FTTH – Just get it done!

Why bother with FTTN if we are just going to have to run cables to homes in the near future anyway?

Essentially, our bandwidth demands will increase as our technology cravings increase, and more bandwidth intensive ‘crap’ is released.

YouTube is just one recent example of ‘crap’ that uses a lot of bandwidth.

Add on internet gaming, VoIP, IPTV, Browsing, Wireless Internet theft, Linux ISOs, and all of a sudden bandwidth demands quickly over power even today’s residentially available connection.

Why bother going to FTTN, if eventually, we will need to tear those nodes down and add FTTH anyway?

Recent research has revealed that using the VDSL technology, it might be possible to increase the speeds on offer up to 250Mbps, which is pretty impressive.

However, the technology still has 4 years to go before it will see any retail deployment.

And after we suck down that 250Mbps to homes, what do we aim for after that?

Of course, you could always just connect another phone line and get a second connection, and use network load balancing and have a big 500Mbps connection.

Then, 10 years later, we have more bandwidth demands? We need 10Gbps to be future proof by that point in time?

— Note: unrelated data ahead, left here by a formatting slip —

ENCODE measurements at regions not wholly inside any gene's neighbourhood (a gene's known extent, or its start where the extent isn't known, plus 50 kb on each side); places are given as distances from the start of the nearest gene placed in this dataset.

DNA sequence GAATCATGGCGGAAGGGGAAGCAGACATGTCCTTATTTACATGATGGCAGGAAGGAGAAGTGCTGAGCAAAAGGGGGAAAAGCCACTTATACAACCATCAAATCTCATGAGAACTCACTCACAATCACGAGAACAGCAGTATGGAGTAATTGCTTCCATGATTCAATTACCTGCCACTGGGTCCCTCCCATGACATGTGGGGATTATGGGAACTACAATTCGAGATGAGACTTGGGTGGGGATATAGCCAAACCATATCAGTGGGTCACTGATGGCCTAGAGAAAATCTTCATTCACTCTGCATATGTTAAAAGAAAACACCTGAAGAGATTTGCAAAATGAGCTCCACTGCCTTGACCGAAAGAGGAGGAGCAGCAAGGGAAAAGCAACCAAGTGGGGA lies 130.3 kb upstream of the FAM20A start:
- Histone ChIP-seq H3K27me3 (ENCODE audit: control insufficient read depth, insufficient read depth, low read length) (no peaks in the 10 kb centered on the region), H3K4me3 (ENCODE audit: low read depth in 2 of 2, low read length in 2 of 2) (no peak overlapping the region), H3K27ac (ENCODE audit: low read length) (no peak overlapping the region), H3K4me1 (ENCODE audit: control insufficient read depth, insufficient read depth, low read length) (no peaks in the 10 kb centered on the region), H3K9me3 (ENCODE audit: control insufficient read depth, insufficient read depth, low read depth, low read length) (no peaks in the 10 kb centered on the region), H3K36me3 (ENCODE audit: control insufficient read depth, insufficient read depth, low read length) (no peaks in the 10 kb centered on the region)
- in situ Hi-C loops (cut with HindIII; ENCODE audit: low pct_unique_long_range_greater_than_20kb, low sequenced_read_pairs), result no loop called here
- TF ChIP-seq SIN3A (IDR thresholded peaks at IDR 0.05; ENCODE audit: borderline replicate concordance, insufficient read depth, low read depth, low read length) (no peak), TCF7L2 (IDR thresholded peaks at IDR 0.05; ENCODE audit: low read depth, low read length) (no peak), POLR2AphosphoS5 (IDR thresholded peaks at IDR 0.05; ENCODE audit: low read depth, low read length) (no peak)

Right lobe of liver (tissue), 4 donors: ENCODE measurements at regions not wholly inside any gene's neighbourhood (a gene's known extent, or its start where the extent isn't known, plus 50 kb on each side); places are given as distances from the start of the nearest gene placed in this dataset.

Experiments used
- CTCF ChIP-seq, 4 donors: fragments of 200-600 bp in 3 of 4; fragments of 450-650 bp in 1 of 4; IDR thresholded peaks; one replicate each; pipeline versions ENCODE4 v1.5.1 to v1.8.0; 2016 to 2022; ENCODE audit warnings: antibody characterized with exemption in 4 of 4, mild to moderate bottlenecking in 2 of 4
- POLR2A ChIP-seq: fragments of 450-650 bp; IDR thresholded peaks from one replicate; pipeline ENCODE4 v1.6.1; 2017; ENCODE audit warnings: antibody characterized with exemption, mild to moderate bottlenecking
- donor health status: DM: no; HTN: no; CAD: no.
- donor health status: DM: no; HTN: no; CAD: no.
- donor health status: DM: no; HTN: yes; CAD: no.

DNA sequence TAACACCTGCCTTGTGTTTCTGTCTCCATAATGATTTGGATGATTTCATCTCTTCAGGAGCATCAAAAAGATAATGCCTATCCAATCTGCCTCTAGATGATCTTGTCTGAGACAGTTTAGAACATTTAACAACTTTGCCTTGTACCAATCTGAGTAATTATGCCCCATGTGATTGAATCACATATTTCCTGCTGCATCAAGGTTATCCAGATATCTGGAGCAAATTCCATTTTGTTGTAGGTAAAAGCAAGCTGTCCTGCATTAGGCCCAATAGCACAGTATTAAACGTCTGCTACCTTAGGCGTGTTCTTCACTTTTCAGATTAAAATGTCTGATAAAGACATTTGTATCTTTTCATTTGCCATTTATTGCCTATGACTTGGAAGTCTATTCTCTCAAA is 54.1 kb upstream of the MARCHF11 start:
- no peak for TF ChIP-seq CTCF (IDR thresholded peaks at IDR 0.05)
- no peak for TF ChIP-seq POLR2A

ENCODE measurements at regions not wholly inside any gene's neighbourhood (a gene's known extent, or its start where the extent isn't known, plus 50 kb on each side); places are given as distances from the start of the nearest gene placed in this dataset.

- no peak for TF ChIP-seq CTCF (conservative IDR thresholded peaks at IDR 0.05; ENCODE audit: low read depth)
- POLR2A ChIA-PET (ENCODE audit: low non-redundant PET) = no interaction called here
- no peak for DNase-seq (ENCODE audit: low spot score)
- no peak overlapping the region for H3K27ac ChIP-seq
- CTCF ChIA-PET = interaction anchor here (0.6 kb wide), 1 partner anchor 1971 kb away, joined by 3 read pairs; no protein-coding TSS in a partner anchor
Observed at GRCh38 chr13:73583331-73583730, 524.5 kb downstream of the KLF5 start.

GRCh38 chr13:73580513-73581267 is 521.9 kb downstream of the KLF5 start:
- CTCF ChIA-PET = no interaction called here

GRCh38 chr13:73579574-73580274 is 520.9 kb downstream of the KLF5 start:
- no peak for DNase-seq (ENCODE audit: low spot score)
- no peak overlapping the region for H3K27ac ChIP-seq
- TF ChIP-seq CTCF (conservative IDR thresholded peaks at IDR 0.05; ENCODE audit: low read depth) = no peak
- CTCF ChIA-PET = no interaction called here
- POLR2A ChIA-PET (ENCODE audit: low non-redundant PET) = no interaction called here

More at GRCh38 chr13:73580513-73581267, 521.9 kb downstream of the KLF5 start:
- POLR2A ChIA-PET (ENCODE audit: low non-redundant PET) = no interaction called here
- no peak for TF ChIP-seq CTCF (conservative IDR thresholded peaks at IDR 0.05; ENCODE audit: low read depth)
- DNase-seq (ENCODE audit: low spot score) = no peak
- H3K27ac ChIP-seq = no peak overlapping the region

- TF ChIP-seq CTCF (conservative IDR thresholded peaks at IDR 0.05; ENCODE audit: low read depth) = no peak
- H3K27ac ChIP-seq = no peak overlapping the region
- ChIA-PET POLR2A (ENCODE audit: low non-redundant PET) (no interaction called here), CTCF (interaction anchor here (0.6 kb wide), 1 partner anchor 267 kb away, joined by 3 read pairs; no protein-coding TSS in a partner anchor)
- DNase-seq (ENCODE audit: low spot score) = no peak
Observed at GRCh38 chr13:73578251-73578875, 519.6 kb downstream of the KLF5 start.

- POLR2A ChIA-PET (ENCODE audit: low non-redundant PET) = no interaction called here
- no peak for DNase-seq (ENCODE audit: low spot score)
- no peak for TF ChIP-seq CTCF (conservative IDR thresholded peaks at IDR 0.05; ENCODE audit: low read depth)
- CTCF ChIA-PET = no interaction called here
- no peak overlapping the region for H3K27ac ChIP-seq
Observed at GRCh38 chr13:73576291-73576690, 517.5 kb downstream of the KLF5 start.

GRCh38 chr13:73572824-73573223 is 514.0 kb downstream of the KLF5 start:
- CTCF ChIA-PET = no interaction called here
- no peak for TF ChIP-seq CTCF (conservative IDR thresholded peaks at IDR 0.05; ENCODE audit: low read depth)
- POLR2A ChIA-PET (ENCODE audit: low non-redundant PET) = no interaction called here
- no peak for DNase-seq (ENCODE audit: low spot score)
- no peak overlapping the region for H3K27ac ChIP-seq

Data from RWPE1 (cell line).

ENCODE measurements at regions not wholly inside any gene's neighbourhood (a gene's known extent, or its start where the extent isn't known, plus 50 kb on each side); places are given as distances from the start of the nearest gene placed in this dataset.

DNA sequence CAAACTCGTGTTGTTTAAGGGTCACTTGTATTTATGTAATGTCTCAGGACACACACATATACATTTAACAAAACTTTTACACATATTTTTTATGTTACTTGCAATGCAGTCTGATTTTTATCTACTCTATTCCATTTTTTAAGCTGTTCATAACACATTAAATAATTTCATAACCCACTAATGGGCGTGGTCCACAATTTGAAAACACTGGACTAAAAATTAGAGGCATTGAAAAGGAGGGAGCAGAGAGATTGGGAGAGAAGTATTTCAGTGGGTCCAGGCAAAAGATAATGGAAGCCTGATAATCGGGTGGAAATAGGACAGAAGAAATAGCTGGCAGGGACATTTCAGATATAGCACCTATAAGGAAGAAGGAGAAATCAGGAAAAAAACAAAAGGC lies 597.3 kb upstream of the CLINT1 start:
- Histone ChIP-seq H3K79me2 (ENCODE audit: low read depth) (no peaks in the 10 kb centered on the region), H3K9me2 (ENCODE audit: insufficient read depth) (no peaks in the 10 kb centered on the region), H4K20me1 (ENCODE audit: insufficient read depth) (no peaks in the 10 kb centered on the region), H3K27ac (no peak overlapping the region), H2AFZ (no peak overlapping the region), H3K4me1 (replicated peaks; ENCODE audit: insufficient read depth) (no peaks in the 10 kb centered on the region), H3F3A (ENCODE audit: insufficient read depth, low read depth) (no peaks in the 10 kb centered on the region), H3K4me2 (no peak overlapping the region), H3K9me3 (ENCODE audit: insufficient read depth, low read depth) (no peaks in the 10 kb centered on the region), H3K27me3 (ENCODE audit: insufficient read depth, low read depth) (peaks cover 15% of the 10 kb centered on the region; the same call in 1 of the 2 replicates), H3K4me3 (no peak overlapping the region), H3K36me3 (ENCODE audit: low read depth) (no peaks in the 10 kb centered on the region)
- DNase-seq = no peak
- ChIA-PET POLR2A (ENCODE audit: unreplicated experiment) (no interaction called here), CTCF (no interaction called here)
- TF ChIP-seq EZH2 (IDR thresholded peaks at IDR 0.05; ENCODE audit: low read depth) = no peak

Well, that’s where FTTH would have already proven viable, and put Australia as world leaders. We could easily have connections in the area of Gbps right now, if a government decides that the way forward is indeed through a national infrastructure program, rolling out FTTH.

It’s not a “premium” investment. It’s a FUTURE investment. Spending them dollars now, means you get to not require the upgrade in the future. You spend it now, get it out of the way, and that’s it. We are done with broadband infrastructure.

That’s a SOLUTION to the long term problem.

FTTN is a bandaid. It patches over the problem and helps it heal (by allowing extension to FTTH).

Of course, FTTN is a bit useless if you have nodes sitting everywhere that you are going to take out anyway..

Future proofing the national infrastructure for the extreme long term will see less demand on government resources in that area.


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